Invert, always invert.
I didn't say that, Carl Jacobi did. Jacobi, a famous mathematician, also excelled as a teacher. Among his other distinguished accomplishments, Jacobi discovered that you can solve for X by first determining what is not X. Today I'd like to apply that same strategy to another complex problem -- your retirement.
What does the perfect retirement look like? Good question. There isn't a specific answer, either. There is, however, a firm answer for what is not the perfect retirement, and my aim today is to instruct you on a surefire way to plan for a disastrous retirement. If you elect not to follow this checklist, you're probably well on your way to a worry-free retirement. The choice is yours.
Hope for the best
Don't worry about calculating how much you'll need for retirement; don't save or live below your means. After all, saving is much less fun than spending.
Consumer spending is 70% of our GNP. Government, corporate, and consumer debt levels are at all-time highs. Federal Reserve Chairman Alan Greenspan noted on Aug. 26 that "debt has fostered economic growth, which has created imbalances in the form of a housing boom and the swelling current account trade deficit." For a truly miserable retirement, just keep doing what we're doing. Make sure you live for the moment and mortgage tomorrow.
Count on Uncle Sam
That's right, good old Uncle Sam will take care of you. Medicare and Social Security are all you'll ever need to live in the lap of luxury.
The average Social Security retirement benefit was less than $11,000 per year in 2003, and Medicare is bound to be around for a few more years before it runs out of money. So don't take control of your own destiny: Uncle Sam is looking out for you.
Choose to decay
Earlier this year, Motley Fool Rule Your Retirement editor Robert Brokamp interviewed Chris Crowley, author of Younger Next Year: A Guide to Living Like 50 Until 80 and Beyond. Crowley offered some thoughts on how to live a healthy and vibrant retirement. But that's not our goal; for a truly unhappy and unhealthy retirement, follow these precepts:
- Don't exercise. Exercise sends a constant "grow" message to your body to get stronger and more limber. By not exercising, your nerves will decay and your joints will wear out.
- Eat junk. Indulge yourself with french fries, fast food, and delicious Krispy Kreme donuts. And don't ignore trans-fatty acids, high-fructose corn syrup, nicotine, and alcohol each and every day.
- Disconnect and wither. Close up shop and narrow your social circles. The key to an unsuccessful retirement is a life of isolation.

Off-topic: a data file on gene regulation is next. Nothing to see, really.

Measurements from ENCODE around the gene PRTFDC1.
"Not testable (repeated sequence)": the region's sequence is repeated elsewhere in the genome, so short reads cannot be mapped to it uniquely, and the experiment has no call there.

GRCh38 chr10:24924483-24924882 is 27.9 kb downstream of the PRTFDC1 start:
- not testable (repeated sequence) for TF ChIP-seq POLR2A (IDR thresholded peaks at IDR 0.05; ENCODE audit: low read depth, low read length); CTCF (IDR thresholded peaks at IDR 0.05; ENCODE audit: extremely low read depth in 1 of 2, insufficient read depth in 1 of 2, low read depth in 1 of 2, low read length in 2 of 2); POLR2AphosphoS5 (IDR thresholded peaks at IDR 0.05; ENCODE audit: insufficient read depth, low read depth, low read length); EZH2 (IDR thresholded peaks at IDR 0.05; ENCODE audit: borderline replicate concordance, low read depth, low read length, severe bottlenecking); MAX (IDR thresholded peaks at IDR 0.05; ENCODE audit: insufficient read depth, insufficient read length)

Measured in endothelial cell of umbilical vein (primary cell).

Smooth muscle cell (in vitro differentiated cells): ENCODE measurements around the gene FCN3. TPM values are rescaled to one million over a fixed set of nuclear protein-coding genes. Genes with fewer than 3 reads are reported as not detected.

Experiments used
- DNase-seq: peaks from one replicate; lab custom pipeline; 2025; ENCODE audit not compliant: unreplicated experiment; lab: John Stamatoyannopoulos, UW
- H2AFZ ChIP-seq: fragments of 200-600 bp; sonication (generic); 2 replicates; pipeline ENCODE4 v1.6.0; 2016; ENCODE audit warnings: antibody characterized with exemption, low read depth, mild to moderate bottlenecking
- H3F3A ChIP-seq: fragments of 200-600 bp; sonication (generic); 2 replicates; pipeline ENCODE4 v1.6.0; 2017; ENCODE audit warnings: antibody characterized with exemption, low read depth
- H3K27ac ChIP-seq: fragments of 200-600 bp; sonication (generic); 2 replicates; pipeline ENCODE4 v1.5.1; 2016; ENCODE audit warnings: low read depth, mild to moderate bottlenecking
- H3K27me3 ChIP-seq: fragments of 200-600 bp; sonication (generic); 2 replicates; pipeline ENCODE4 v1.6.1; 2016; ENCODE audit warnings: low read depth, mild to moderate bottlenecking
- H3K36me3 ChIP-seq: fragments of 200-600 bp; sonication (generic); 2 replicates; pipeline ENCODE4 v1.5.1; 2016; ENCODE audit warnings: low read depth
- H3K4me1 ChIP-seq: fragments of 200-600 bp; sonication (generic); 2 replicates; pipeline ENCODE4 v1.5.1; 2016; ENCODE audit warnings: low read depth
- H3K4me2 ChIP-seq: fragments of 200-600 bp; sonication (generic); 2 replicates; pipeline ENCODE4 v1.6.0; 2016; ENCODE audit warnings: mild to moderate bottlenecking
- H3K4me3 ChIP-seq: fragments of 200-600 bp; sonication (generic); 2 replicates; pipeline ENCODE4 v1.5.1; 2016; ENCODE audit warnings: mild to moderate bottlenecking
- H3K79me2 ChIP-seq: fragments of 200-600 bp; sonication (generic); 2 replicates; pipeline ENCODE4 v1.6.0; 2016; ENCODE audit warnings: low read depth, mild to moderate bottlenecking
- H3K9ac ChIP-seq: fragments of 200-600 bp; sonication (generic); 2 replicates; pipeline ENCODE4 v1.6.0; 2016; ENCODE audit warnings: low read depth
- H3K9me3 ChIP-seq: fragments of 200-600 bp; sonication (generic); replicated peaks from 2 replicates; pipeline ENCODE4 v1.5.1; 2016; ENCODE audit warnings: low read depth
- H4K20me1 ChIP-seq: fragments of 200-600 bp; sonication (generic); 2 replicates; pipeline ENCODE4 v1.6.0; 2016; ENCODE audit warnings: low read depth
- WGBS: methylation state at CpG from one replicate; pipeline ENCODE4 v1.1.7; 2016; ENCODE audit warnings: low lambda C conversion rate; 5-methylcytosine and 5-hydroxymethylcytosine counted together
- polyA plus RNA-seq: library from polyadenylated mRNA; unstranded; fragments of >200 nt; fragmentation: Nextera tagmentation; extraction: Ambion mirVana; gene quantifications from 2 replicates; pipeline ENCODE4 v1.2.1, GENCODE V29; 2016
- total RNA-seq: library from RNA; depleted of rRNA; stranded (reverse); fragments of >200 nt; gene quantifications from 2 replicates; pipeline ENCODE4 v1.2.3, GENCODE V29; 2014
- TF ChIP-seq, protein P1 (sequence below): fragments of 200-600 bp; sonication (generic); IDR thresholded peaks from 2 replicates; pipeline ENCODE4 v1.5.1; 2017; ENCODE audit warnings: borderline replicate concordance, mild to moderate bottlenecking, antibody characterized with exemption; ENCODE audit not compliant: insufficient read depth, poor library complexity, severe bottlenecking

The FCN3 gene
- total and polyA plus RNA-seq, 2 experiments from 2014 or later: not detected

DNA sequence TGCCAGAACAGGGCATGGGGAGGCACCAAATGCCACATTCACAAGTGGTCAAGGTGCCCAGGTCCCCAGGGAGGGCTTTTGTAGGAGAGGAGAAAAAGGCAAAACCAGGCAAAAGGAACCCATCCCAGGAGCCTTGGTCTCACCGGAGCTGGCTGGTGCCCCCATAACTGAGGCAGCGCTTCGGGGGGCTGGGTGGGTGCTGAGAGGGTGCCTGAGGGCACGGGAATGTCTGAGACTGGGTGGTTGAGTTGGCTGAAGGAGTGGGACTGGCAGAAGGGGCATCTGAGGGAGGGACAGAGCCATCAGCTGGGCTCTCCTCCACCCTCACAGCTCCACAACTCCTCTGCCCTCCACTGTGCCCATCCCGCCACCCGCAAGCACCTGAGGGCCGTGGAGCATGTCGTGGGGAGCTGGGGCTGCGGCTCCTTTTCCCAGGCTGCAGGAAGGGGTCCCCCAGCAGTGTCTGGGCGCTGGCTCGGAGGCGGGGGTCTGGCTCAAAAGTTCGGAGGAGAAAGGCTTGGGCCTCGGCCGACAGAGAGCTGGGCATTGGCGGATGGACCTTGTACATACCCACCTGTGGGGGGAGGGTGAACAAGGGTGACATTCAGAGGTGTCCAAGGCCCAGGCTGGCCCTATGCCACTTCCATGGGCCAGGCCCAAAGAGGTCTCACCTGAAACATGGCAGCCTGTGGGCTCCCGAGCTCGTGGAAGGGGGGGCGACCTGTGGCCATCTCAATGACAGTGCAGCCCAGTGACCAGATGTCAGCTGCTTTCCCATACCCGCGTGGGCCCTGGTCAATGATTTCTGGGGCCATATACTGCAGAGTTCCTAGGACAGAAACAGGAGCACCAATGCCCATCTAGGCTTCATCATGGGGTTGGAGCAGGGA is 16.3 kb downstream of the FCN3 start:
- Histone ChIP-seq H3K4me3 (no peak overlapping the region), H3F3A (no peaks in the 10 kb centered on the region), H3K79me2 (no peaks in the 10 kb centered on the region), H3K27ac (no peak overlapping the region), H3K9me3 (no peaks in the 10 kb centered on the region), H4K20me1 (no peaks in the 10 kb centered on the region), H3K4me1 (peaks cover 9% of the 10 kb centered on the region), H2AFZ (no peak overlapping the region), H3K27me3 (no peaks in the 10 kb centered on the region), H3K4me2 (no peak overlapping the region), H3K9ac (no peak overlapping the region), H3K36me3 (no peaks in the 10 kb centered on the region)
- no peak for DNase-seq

Take financial risks
Bond yields are low, and returns on cash are staggeringly low. Don't be satisfied with a measly 3% return on your cash. Follow the herd and get in on some volatile market action.
A good place to start is real estate, which is a no-brainer with prices flying so high today. You can employ all kinds of destructive instruments for a chance at better returns. Let's start with leverage. Borrow the money you need, and better yet, use an interest-only loan. Then speculate in a condo in Miami. Everybody else is doing it -- 40% to 70% of condos in the Miami area are being bought as investments. That could definitely end badly. Using large amounts of leverage in a speculative market is a fine recipe for fiscal disaster.
Buy what you don't know
There's no need to research your investments or even know exactly what business they're in. Don't get caught on the sidelines while others are getting rich on stocks like Google
Or if you don't feel confident picking your own stocks, pay a lot for a full-service broker like those at Morgan Stanley
But for some truly great opportunities, keep tabs on recent IPOs, penny stocks, lottery tickets, and online gaming.
Put all your eggs in one basket
Asset allocation is for fuddy-duddies. Make sure you invest all of your savings in few obscure, high-risk investments. If you want to make some serious money, you've got to pick something that's difficult to understand and very technical.
Robert also interviewed financial planner Roger Gibson in August. According to Gibson, "When you reduce the volatility of a portfolio, all other things being equal, the rate at which money compounds increases." That's no way to ruin your retirement.
Spend more than you should
You just retired and earned yourself an extra 40 hours of free time each week. What are you going to do? Eating out and shopping are two great hobbies. We've heard a lot of stories from folks who took the lump sum and spent it in the first five years! If you want to be sure you run out of money, withdraw at least 10% of your nest egg each year. That's more than double what Robert has recommended to his Rule Your Retirement subscribers. Hey, imported cars, new clothes, big-screen TVs, and 40-foot RVs don't come cheap.
Foolish final thoughts
You should now have an excellent idea of how to ruin your retirement. However, if you want some contrary advice on the matter, join Robert Brokamp for some expert retirement advice. His goal is simply to help you focus your chi and ultimately Rule Your Retirement. Click here to try the service for free for 30 days with no obligation to buy. And if you sign up today, you'll also be enrolled in the "How to Plan the Perfect Retirement" online seminar that Robert will be hosting in October.
Buck Hartzell does not own shares of any company mentioned in this article. Taser is a Motley Fool Rule Breakers recommendation. Krispy Kreme is a Motley Fool Stock Advisor recommendation. The Fool has adisclosure policy.